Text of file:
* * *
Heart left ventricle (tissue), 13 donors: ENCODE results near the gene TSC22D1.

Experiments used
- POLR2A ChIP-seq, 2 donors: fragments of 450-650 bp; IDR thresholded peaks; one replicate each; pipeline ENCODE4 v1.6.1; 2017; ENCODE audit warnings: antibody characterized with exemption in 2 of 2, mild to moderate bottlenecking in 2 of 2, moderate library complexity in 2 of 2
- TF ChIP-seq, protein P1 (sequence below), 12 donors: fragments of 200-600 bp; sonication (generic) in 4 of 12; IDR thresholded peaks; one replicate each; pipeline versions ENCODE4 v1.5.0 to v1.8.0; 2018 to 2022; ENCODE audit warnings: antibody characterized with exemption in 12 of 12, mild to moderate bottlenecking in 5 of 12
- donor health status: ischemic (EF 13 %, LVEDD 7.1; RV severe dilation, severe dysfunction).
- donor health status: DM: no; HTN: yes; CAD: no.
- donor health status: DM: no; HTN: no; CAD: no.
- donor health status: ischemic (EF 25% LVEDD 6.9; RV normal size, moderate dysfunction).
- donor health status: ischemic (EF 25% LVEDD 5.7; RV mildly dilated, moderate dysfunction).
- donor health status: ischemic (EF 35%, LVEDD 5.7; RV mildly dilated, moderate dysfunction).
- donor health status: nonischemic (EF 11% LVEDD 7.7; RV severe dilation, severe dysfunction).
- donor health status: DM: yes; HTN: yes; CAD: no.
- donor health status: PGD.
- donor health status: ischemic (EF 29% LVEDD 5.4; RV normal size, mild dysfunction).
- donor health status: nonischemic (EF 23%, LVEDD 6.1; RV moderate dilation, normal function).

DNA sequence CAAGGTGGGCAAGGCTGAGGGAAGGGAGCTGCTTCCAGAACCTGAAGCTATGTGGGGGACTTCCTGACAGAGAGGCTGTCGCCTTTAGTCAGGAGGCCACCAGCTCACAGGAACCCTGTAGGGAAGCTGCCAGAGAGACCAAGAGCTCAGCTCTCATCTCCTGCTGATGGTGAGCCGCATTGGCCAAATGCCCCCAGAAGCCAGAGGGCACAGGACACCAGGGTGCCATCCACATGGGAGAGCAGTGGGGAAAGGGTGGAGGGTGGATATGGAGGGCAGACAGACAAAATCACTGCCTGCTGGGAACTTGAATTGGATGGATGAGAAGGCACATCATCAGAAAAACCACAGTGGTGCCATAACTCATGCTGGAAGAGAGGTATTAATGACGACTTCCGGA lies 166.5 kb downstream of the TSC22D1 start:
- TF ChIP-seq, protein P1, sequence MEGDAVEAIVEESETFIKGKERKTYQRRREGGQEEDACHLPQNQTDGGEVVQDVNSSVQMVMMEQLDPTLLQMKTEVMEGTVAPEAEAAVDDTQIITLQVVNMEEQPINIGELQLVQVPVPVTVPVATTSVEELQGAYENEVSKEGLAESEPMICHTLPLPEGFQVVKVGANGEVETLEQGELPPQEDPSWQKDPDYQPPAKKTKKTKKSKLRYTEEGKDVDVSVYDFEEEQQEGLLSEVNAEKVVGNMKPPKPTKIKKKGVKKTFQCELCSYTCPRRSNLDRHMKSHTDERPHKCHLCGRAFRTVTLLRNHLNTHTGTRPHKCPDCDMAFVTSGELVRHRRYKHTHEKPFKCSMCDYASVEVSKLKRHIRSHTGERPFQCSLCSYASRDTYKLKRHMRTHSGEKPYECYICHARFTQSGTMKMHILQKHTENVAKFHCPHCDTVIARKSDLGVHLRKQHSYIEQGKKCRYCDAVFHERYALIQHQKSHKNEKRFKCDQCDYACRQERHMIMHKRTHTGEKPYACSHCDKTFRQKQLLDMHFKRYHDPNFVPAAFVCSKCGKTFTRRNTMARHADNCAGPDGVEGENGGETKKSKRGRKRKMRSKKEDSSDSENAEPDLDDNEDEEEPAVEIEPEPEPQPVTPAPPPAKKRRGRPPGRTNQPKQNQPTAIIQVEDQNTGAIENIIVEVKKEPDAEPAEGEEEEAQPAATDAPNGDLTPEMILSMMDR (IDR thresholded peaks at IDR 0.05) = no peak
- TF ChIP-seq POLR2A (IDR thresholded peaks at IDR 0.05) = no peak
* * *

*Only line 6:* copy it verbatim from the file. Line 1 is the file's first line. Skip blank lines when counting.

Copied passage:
- donor health status: DM: no; HTN: yes; CAD: no.